Writing well is a privilege. Studying writing doubly so.
Sometimes writing is blissful. Something you do before looking up a recipe for coq au vin or meandering through the park with your terrier. Other times, every single word needs to be coaxed onto the page and even then they refuse to cooperate. There’s no doubt writing is work, and all you can do is fill up on leftover Thai food or finish picking up after your dog so you can return to your keyboard. But if you write well, in the end you will have something meaningful, and that is a privilege. It’s a privilege I think I can understand and accept. But studying writing, that’s something different.
I never thought I would study writing. There are the less significant reasons: I’m not the type of student praised for her natural writing ability; I don’t have that lifelong passion for writing I admire in others; I can’t identify parts of speech, a skilled mastered by many elementary school students. But the biggest reason is that for a long time, I misunderstood what it means to study writing. This caused the pragmatic, working-class background part of me to feel that studying writing is a privilege beyond my grasp.
I don’t fully blame myself. I think professional writing programs have an image problem. Sometimes I worry people think I spend my weekdays in a well-manicured courtyard, with a drum circle and a hacky sack game nearby, discussing the philosophy of writing.
After all, isn’t studying writing something you do when you have endless time for yourself and don’t worry about paying bills? I know that’s not true, but I worry what my friends think about me—friends who plotted their career paths and life goals years ago—when I tell them I’m spending a year studying writing.
Even now that I’m in the third month of the program, I’m a little embarrassed to tell people that I’m completing a graduate certificate named Communications – Professional Writing. When I do, I immediately launch into an explanation that begins: “It’s probably not what you think…”. And then I explain.
Professional Writing is career oriented.
The program includes project management and instructional design.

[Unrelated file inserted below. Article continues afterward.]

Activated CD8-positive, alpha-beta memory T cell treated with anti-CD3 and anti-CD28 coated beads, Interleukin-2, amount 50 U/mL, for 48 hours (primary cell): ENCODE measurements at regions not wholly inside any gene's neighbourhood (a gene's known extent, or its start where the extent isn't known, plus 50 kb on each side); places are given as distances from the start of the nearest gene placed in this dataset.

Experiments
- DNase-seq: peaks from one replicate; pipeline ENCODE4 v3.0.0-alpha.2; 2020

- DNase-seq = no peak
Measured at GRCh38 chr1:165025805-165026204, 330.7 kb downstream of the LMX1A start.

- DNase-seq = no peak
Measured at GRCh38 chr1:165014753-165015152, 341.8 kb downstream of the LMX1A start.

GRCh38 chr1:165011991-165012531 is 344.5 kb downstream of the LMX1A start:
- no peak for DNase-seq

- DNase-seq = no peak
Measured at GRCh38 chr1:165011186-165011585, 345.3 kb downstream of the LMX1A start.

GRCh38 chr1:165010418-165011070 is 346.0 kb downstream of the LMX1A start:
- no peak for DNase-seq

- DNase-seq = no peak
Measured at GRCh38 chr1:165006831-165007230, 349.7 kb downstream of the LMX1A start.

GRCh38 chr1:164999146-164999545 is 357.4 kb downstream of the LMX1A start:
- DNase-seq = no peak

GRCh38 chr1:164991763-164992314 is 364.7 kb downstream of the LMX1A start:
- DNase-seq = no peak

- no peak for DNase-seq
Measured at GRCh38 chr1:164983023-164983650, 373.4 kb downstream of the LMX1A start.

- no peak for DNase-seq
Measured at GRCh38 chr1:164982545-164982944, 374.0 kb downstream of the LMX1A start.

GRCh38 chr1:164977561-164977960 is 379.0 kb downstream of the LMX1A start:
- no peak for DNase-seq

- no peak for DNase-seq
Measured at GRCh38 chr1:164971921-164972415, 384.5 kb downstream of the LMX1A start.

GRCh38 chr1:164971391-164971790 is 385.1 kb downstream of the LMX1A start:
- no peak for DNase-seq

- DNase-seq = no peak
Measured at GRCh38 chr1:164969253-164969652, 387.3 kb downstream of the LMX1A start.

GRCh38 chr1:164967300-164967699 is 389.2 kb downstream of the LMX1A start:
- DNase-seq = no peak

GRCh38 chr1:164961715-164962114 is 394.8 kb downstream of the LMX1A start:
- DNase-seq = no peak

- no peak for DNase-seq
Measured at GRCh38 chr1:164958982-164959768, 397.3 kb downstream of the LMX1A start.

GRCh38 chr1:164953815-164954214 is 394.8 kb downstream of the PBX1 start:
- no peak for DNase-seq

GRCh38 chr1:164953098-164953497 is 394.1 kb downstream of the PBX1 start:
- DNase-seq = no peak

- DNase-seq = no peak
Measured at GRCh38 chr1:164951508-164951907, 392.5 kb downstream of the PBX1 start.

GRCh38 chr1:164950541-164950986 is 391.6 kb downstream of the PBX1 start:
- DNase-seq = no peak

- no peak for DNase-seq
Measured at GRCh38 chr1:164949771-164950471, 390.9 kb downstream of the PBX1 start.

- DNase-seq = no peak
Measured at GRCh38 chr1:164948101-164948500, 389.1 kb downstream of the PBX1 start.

It’s not journalism. It’s not creative writing.
I’m learning coding!
I’m building a well-rounded portfolio!!
The instructors share their real world experience!!!
Sometimes I blur the line between telling people I’m a student and selling the program. I need people to see the value of the program so they can help me see my future. I need them to know that I didn’t make the decision to study writing lightly. That it will lead me where I want to go. I need this so much because the truth is, I’m still trying to sell myself on being a student in the program. I understand studying writing is practical, I believe in the program, but I still think studying writing is an extraordinary privilege.
To study professional writing as a graduate student requires you to have access to financial resources, a support system that allows you to alter your personal obligations for one year, and the knowledge you can succeed in higher education. It’s also an admission that you believe in your aptitude for content creation and you appreciate your writing in a world with 313 million active Twitter users and 69.5 million WordPress posts per month. To have these things in this world is an extraordinary privilege.
Studying writing is like that song you hear over and over without thinking too much about the meaning. Then one day, you learn the meaning and it’s a complete surprise. I use to think studying writing was the type of privilege I would never experience. Now, after a little research, here I am. I still think it’s an extraordinary privilege, but now I know I can take advantage of this privilege. After all, privilege isn’t a bad thing, not even extraordinary ones, it’s just a good thing to be aware of it.